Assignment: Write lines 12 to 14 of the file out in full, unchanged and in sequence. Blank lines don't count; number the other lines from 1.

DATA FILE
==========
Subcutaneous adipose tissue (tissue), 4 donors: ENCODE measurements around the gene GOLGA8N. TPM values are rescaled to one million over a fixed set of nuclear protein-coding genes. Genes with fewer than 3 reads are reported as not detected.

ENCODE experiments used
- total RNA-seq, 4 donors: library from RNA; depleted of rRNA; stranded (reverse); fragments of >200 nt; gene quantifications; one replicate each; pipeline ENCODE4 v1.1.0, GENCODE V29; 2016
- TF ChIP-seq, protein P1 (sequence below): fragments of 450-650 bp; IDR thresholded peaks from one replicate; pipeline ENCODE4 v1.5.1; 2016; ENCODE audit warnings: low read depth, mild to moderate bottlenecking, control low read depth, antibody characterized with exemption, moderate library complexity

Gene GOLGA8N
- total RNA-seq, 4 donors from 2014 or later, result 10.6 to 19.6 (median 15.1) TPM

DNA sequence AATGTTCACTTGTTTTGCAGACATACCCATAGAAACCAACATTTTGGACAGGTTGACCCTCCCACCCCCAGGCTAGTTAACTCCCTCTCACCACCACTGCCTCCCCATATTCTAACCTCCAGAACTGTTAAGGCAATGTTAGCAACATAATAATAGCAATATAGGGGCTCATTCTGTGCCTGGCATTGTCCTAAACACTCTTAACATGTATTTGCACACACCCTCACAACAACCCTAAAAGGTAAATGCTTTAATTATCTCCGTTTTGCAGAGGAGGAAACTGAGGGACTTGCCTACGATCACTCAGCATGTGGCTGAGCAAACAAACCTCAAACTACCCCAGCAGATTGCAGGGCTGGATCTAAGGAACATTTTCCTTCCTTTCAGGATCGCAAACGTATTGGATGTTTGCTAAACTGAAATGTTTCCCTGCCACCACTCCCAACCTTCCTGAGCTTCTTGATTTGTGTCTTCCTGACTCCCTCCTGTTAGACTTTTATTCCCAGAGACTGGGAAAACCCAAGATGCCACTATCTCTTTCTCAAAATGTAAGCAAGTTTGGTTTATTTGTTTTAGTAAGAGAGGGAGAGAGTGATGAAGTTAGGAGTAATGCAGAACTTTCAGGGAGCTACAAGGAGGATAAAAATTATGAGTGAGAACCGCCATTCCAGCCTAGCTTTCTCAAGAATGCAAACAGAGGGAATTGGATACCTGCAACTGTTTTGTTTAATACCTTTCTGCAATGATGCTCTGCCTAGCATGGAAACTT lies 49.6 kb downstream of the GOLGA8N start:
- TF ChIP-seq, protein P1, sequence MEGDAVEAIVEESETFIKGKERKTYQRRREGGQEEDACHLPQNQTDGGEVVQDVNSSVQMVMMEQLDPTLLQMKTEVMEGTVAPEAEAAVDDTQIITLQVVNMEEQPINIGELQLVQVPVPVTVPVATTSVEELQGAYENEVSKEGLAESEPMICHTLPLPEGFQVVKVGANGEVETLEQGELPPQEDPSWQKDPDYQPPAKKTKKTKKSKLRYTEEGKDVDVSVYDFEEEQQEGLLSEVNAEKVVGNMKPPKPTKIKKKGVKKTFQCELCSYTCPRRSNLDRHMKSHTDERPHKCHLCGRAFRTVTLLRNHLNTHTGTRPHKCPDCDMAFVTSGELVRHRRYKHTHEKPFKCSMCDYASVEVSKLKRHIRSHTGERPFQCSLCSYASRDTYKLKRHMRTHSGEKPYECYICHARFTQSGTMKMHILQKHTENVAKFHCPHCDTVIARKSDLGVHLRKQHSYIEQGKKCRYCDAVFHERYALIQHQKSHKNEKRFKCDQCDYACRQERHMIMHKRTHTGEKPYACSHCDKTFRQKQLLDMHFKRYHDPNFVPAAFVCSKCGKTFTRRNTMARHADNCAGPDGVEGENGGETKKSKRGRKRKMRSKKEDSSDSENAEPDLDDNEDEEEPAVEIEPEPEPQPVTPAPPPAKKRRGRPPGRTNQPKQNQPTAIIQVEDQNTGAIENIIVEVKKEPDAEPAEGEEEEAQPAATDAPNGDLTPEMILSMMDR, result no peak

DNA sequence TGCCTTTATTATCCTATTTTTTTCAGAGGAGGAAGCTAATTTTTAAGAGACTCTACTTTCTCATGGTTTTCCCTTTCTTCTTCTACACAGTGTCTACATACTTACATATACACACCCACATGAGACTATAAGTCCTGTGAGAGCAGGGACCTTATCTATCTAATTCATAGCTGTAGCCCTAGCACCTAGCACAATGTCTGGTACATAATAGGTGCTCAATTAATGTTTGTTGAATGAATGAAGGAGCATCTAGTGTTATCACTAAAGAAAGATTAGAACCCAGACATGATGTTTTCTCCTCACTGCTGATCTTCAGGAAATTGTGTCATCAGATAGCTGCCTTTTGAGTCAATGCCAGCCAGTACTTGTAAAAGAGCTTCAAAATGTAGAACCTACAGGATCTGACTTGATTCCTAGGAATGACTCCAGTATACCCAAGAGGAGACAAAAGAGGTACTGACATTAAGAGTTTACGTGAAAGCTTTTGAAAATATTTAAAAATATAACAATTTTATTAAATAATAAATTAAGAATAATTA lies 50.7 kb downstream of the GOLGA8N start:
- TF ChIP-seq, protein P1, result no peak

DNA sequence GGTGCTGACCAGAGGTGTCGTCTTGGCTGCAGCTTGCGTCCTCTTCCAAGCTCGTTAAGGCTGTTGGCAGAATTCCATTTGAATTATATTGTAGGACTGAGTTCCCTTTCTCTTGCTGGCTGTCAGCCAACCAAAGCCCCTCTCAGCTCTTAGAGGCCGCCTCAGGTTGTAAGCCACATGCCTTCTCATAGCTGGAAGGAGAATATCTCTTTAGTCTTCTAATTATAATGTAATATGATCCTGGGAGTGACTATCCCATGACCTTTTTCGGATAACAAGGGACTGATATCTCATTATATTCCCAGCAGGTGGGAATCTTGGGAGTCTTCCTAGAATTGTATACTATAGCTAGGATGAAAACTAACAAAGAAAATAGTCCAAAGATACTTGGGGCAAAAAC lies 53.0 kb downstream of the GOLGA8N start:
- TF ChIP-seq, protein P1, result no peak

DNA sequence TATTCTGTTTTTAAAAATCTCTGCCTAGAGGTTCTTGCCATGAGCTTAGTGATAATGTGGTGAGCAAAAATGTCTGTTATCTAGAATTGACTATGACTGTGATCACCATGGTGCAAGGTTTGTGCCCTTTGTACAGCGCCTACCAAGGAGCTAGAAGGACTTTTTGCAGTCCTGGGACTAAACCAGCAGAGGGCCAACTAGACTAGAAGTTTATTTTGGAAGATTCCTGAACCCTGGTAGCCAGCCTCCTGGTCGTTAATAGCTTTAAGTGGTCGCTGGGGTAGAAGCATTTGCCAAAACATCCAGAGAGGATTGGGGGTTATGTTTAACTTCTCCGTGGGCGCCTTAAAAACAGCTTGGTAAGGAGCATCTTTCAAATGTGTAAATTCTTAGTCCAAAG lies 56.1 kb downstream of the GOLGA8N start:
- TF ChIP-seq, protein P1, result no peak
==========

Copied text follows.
- TF ChIP-seq, protein P1, result no peak

DNA sequence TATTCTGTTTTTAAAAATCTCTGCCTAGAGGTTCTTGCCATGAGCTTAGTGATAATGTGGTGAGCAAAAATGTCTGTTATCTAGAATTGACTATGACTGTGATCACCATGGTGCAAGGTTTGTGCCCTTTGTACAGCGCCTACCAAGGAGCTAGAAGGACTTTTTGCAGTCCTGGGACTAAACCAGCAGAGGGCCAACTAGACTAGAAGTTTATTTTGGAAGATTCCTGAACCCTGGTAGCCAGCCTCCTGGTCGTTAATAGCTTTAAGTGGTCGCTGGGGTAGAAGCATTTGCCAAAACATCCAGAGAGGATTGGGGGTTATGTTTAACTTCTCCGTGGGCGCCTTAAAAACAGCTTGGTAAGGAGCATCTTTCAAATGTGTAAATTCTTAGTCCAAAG lies 56.1 kb downstream of the GOLGA8N start:
- TF ChIP-seq, protein P1, result no peak